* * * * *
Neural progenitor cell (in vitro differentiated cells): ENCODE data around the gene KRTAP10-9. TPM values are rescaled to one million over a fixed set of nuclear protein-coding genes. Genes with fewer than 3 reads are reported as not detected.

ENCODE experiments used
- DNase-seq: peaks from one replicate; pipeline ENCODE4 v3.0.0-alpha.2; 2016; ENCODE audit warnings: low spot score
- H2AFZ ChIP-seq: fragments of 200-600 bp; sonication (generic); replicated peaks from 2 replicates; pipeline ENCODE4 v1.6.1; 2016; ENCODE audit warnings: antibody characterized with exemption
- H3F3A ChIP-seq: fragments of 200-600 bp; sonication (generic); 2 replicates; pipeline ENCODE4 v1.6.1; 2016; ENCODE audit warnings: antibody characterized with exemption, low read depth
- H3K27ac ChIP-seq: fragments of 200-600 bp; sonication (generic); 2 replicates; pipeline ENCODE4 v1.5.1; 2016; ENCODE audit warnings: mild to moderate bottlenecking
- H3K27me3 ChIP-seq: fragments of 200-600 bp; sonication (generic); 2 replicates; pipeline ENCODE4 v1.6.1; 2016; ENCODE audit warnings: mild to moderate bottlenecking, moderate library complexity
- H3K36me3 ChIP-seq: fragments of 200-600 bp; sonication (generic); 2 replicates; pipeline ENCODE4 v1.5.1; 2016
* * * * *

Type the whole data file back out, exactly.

Neural progenitor cell (in vitro differentiated cells): ENCODE data around the gene KRTAP10-9. TPM values are rescaled to one million over a fixed set of nuclear protein-coding genes. Genes with fewer than 3 reads are reported as not detected.

ENCODE experiments used
- DNase-seq: peaks from one replicate; pipeline ENCODE4 v3.0.0-alpha.2; 2016; ENCODE audit warnings: low spot score
- H2AFZ ChIP-seq: fragments of 200-600 bp; sonication (generic); replicated peaks from 2 replicates; pipeline ENCODE4 v1.6.1; 2016; ENCODE audit warnings: antibody characterized with exemption
- H3F3A ChIP-seq: fragments of 200-600 bp; sonication (generic); 2 replicates; pipeline ENCODE4 v1.6.1; 2016; ENCODE audit warnings: antibody characterized with exemption, low read depth
- H3K27ac ChIP-seq: fragments of 200-600 bp; sonication (generic); 2 replicates; pipeline ENCODE4 v1.5.1; 2016; ENCODE audit warnings: mild to moderate bottlenecking
- H3K27me3 ChIP-seq: fragments of 200-600 bp; sonication (generic); 2 replicates; pipeline ENCODE4 v1.6.1; 2016; ENCODE audit warnings: mild to moderate bottlenecking, moderate library complexity
- H3K36me3 ChIP-seq: fragments of 200-600 bp; sonication (generic); 2 replicates; pipeline ENCODE4 v1.5.1; 2016